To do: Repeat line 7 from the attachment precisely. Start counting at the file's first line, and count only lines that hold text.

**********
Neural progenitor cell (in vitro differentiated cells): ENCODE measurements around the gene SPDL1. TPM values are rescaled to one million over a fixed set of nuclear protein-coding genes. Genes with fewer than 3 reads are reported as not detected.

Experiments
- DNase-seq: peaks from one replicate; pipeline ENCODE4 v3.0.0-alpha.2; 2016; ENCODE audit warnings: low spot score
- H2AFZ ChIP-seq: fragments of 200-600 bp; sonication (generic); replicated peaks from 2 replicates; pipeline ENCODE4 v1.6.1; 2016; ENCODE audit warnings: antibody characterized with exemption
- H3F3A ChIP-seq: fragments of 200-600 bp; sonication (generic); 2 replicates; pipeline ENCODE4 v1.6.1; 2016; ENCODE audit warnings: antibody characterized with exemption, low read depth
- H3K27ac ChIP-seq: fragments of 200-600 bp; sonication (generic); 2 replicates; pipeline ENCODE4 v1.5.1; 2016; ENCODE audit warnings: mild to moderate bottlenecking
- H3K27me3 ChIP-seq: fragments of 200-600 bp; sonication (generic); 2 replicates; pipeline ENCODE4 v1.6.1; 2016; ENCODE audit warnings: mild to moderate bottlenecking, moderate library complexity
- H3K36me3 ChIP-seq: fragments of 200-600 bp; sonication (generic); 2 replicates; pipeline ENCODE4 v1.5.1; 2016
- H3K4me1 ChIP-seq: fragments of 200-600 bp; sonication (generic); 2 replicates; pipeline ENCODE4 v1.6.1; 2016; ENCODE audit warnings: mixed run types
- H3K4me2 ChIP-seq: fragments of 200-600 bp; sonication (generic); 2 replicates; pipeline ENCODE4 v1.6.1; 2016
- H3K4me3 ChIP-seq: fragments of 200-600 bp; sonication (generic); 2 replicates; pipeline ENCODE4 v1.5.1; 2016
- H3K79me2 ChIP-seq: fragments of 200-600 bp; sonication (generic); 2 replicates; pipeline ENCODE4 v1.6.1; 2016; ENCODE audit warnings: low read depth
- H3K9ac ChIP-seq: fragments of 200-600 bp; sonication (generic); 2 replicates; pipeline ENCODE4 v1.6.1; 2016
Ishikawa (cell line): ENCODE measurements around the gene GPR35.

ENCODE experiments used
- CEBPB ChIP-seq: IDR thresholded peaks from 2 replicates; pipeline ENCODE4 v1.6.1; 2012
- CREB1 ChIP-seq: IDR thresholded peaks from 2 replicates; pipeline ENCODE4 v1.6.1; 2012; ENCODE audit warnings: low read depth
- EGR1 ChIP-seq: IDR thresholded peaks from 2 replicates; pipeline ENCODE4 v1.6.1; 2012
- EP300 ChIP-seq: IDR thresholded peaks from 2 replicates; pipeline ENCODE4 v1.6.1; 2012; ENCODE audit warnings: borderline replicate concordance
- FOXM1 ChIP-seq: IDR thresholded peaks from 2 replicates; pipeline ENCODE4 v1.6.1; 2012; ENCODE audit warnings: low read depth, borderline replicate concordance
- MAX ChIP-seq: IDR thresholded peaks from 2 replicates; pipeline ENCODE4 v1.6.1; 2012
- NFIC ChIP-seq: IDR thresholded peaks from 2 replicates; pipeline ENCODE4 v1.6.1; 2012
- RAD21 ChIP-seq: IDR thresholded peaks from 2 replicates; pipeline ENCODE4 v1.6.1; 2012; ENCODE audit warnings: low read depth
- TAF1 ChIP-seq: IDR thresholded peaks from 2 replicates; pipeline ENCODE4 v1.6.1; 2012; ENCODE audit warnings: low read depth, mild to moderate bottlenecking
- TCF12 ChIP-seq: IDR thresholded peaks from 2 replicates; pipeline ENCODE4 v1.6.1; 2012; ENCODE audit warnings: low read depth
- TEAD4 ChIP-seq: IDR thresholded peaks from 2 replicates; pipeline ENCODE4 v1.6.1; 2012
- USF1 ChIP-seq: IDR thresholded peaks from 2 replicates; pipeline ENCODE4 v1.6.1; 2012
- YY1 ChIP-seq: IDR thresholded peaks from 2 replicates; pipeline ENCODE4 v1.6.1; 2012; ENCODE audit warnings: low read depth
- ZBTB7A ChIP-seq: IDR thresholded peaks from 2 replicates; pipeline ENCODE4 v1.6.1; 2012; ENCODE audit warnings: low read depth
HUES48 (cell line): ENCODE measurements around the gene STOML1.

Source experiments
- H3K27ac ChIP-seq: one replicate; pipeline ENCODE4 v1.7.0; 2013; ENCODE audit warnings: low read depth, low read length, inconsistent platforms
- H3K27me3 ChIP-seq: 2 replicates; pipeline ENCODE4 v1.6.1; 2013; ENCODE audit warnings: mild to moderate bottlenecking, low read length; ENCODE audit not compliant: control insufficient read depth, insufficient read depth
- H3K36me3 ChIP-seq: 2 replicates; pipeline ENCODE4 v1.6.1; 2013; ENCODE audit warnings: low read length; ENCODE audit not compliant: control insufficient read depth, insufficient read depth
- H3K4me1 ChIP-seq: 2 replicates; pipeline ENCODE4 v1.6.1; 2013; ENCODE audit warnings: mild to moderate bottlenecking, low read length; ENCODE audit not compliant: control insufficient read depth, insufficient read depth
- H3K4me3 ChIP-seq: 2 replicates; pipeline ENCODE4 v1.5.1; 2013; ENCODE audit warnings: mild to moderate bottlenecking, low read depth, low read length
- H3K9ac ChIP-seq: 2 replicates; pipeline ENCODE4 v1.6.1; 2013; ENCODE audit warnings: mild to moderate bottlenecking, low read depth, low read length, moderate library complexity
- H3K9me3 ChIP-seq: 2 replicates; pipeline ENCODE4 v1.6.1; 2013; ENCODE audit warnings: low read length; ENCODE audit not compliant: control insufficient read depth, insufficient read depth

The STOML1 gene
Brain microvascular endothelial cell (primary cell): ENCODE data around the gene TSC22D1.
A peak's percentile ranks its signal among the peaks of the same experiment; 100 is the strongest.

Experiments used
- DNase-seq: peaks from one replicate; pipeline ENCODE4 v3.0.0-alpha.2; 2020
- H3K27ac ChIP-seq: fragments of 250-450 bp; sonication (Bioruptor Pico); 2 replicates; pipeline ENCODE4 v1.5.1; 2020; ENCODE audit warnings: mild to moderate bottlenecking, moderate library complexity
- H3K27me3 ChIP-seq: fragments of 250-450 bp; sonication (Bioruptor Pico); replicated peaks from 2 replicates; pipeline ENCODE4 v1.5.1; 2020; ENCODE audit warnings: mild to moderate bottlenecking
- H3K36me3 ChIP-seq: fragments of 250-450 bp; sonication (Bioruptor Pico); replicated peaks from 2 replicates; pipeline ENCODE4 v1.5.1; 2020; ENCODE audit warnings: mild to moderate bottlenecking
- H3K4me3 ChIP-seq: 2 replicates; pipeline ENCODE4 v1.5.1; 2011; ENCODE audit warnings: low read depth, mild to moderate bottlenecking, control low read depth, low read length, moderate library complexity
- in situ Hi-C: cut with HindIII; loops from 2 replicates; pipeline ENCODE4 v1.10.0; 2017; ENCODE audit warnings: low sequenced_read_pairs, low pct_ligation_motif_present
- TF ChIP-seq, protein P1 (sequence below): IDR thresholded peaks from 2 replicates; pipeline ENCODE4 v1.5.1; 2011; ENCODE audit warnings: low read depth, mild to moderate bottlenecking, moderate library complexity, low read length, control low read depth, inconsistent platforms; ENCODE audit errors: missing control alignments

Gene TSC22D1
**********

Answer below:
- H3K27me3 ChIP-seq: fragments of 200-600 bp; sonication (generic); 2 replicates; pipeline ENCODE4 v1.6.1; 2016; ENCODE audit warnings: mild to moderate bottlenecking, moderate library complexity